8. Office rents in Chicago rose 20 percent in 2016 — the second highest in the world “The bill for high-end office space in Chicago rose almost 20 percent in 2016, the biggest increase in the U.S. and second-highest in the world. Chicago's one-year jump is especially striking considering the city is typically known for less dramatic fluctuations in property values and rents than those seen in coastal markets such as New York and San Francisco. The numbers help explain why developers continue drawing up plans, even though tenants just began moving into two brand-new towers along the Chicago River. Rents in Chicago's newest and best-located office buildings rose to $38.84 a square foot in 2016, up from an average of $32.40 in 2015, according to a report from commercial real estate brokerage CBRE.” (Chicago Tribune)
  9. Cuomo’s $1.8B infrastructure plan could be boon for South Bronx real estate “The state next year plans to kick off a $1.8 billion redesign of the Robert Moses-built Sheridan Expressway in the South Bronx that will provide waterfront access to neighborhoods long cut off from the shoreline and parks, likely boosting property values and making the prospect of development more attractive. Gov. Andrew Cuomo on Sunday announced the project, which will integrate pedestrian walkways so that residents in the South Bronx can access Starlight Park and the Bronx River, the Wall Street Journal reported. The park has long been separated from neighborhoods by the mile-long expressway, also known as Interstate 895. Construction is slated to kick off next year and wrap up by the spring of 2019. Cuomo said the project will create more than 4,200 jobs, and the first phase will be funded with $700 million in this year’s state budget. ‘While plans have been proposed and languished for decades, we’re taking action to finally right the wrongs of the past by reconnecting South Bronx communities that have dealt with unnecessary barriers to revitalization and growth,’ Cuomo said.” (The Real Deal)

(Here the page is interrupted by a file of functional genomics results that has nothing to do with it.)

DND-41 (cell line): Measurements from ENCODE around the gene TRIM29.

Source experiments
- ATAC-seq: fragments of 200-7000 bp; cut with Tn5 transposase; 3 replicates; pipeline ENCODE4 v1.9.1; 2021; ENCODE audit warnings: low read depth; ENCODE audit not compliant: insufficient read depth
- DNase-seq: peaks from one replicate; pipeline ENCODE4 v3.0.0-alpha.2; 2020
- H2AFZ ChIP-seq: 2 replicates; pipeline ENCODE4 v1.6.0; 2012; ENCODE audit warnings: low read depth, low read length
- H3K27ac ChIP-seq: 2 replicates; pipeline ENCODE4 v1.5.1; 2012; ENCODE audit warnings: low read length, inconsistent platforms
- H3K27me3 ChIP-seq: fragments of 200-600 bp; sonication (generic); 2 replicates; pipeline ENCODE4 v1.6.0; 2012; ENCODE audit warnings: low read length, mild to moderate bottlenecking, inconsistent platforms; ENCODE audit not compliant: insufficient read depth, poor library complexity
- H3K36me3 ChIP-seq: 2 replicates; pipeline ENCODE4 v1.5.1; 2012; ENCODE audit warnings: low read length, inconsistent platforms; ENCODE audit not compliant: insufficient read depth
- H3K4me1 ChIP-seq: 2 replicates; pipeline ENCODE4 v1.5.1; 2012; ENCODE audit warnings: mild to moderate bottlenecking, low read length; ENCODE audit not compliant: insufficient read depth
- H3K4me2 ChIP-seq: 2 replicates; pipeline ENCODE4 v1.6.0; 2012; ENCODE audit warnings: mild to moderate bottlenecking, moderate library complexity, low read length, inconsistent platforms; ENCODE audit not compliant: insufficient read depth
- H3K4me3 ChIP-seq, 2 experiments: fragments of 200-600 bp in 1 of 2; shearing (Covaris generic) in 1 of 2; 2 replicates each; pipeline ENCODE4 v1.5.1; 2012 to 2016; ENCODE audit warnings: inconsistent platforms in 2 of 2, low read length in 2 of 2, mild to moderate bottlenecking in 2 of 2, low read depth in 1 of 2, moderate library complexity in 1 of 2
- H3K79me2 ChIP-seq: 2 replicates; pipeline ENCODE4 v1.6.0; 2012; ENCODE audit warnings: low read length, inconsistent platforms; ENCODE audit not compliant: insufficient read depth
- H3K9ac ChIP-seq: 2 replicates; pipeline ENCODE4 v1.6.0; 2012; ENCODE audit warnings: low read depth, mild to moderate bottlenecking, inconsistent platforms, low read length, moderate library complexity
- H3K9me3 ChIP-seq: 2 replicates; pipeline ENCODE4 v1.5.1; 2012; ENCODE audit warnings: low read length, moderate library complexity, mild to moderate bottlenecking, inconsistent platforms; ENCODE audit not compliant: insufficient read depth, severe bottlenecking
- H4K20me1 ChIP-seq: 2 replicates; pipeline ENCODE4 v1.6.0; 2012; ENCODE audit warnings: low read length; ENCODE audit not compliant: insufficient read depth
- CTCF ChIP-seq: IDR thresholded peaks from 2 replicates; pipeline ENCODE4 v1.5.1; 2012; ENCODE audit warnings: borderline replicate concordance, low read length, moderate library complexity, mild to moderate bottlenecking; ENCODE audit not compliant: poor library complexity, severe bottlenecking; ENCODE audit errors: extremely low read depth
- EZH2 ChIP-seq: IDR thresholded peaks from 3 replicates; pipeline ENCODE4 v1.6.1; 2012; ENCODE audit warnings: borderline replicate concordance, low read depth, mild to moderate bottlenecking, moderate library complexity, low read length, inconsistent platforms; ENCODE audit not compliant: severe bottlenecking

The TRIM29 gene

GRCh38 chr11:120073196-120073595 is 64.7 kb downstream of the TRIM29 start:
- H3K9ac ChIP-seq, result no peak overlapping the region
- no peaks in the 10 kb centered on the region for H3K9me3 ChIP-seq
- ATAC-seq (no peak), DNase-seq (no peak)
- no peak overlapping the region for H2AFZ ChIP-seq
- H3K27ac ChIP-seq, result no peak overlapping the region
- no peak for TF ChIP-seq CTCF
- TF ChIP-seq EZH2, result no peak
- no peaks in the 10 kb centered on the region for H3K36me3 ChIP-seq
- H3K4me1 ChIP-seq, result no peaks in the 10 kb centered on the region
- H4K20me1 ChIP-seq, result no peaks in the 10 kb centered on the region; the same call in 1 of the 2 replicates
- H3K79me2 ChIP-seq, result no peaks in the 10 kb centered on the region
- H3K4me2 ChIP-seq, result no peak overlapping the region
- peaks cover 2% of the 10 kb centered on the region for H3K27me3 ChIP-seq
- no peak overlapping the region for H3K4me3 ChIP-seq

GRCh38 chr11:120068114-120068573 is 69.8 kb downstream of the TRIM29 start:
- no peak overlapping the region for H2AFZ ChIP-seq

10. Redevelopment of Panorama City high-rise could include a new shopping mall “A derelict 13-story structure in Panorama City could soon see new life as a mixed use project with an adjacent shopping mall. The Panorama Towers building, which was constructed in 1962, was damaged in the 1994 Northridge earthquake, and has been sitting empty ever since. In 2015, however, prolific developer Izek Shomof purchased the Welton Becket-designed building for $12.5 million and soon announced plans to redevelop the property with a mix of housing and retail. Last week, Shomof filed plans with the city (spotted by The Real Deal) calling for construction of an “open mall building” to supplement the new development. Further details are hazy at this time, but it appears that the tower and the mall would share a new parking structure that Shomof also plans to construct.” (Los Angeles Curbed)